Nitrogen isotope hydrochemistry and denitrification within the Chalk aquifer system of north Norfolk, UK

Feast, N. A., Hiscock, K. M. ORCID:, Dennis, P. F. ORCID: and Andrews, J. N. (1998) Nitrogen isotope hydrochemistry and denitrification within the Chalk aquifer system of north Norfolk, UK. Journal of Hydrology, 211 (1-4). pp. 233-252. ISSN 0022-1694

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Although there has been much debate over the potential health risks of nitrate in drinking water, there is a real issue of the costs associated with removing nitrate from drinking water supplies. In the Chalk aquifer system of north-east Norfolk, modem contaminants of a mainly agricultural origin produce high levels of nitrate (> 15 mg/l NO3-N) in the unconfined valley areas, whereas in confined regions the levels of nitrate are low and commonly below detection limits (< 0.04 mg/l NO3-N). To understand the source and fate of nitrate within this aquifer system, a detailed hydrochemical sampling programme has been completed in the River Bure catchment. Nitrogen isotope values (δ15N) for nitrate within the unconfined and semi-confined zones range between + 4‰ and + 10‰, characteristic of nitrified soil organic nitrogen. However, many Chalk groundwaters possess high N2/Ar ratios (39-72) indicating a significant contribution to dissolved N2 from denitrification. Denitrification is believed to be occurring within the overlying glacial deposits, providing a mechanism for naturally improving groundwater quality. δ15N values of low-nitrate groundwaters from the confined zone are isotopically light (-3‰ to + 4‰), inconsistent with an origin from denitrification: it is suggested that these waters have a pre-anthropogenic nitrate signature.

Item Type: Article
Additional Information: Funding Information: Nick Feast particularly wished to thank the late John Andrews for his kindness in allowing the dissolved gas work to be undertaken in his laboratory at the University of Reading and Gavin McNeill and Jason Poole for their assistance, Paul Mansfield is acknowledged for his help with the column experiments. The Natural Environment Research Council supported this research via studentship GT/4/92/P to Nick Feast. Local landowners are thanked for their generous help with groundwater sampling as well as staff at the Environment Agency (Anglian Region) and Anglian Water Services Ltd. The views expressed in this paper are entirely those of the authors. John Tellam and George Wilson are thanked for their constructive reviews of this paper.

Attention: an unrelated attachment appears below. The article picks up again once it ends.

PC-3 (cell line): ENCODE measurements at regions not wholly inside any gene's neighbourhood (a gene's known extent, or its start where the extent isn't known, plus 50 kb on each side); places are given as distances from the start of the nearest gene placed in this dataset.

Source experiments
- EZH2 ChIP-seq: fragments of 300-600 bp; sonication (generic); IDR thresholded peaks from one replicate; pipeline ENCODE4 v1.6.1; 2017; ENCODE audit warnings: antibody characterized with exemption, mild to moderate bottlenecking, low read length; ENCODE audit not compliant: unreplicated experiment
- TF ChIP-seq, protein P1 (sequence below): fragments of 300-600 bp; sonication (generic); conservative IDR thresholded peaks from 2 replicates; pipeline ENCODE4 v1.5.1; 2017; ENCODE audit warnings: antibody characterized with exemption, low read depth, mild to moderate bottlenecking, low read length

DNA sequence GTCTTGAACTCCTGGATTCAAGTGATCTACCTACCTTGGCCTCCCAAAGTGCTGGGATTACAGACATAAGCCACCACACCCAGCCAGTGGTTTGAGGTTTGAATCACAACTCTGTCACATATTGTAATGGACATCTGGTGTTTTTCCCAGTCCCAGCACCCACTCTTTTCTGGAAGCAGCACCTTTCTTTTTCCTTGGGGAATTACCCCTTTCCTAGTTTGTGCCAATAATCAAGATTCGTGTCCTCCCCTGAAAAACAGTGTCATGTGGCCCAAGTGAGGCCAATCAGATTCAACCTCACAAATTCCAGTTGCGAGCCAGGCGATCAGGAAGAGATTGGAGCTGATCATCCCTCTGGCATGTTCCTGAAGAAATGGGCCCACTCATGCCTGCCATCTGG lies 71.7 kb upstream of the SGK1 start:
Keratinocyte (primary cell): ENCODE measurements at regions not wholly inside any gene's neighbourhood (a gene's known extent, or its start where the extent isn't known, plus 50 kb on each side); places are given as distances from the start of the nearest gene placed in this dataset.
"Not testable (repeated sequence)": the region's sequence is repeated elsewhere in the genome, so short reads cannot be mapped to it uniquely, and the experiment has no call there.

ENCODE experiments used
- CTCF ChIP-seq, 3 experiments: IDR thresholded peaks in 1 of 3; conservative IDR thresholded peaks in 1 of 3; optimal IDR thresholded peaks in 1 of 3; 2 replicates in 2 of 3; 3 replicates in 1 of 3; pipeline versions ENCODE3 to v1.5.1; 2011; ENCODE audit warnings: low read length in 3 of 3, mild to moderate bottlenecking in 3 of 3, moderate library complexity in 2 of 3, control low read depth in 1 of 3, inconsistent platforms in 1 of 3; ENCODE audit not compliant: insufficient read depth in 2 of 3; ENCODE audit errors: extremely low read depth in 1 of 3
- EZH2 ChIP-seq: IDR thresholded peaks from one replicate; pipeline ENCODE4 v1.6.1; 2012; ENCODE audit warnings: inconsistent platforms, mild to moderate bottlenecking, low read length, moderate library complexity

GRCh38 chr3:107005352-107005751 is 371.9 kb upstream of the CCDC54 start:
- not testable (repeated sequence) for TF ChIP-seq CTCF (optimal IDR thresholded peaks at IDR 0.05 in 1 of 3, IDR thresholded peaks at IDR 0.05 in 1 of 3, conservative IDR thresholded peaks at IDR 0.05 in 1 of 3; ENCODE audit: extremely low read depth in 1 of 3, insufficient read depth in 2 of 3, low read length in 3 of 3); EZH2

Uncontrolled Keywords: chalk,denitrification,groundwater,nitrate,nitrogen isotopes,water science and technology,sdg 3 - good health and well-being,sdg 6 - clean water and sanitation ,/dk/atira/pure/subjectarea/asjc/2300/2312
Faculty \ School: Faculty of Science > School of Environmental Sciences
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Depositing User: LivePure Connector
Date Deposited: 11 Oct 2022 11:32
Last Modified: 24 Oct 2022 07:33
DOI: 10.1016/S0022-1694(98)00245-5

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